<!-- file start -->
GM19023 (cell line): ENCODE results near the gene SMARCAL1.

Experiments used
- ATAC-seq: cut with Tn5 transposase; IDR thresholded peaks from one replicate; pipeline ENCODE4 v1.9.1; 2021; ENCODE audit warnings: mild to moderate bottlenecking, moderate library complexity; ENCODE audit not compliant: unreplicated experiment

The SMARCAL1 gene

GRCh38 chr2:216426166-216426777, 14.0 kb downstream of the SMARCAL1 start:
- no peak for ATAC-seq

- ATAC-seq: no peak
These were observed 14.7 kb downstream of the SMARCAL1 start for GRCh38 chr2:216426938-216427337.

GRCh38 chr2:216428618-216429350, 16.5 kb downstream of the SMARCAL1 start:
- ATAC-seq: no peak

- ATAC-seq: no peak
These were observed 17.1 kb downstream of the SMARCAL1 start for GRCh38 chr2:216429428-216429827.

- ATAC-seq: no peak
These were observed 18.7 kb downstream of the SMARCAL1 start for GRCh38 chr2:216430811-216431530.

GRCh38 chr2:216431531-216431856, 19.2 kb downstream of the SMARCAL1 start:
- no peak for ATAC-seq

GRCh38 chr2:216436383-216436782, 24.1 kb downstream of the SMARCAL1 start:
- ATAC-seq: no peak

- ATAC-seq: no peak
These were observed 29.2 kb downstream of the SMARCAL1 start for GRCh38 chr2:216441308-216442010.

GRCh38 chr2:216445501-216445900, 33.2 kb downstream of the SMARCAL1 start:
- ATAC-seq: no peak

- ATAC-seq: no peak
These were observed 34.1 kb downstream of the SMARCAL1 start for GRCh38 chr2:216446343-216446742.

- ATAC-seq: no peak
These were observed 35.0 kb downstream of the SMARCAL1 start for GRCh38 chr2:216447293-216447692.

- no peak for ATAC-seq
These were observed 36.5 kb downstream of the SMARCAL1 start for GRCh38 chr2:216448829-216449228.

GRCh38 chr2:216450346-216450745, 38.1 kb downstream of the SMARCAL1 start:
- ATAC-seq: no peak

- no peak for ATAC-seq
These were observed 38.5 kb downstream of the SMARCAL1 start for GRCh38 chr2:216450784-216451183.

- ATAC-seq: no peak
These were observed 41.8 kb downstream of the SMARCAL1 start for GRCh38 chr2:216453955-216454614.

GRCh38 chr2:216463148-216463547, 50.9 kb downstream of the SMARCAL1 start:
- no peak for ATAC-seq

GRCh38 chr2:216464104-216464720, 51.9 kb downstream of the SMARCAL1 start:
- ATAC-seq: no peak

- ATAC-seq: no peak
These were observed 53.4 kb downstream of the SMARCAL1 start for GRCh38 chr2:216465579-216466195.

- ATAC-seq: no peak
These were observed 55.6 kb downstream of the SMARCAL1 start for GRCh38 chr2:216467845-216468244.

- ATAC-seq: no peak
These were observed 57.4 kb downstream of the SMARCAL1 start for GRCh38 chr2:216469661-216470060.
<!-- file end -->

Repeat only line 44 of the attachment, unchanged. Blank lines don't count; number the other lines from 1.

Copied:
These were observed 57.4 kb downstream of the SMARCAL1 start for GRCh38 chr2:216469661-216470060.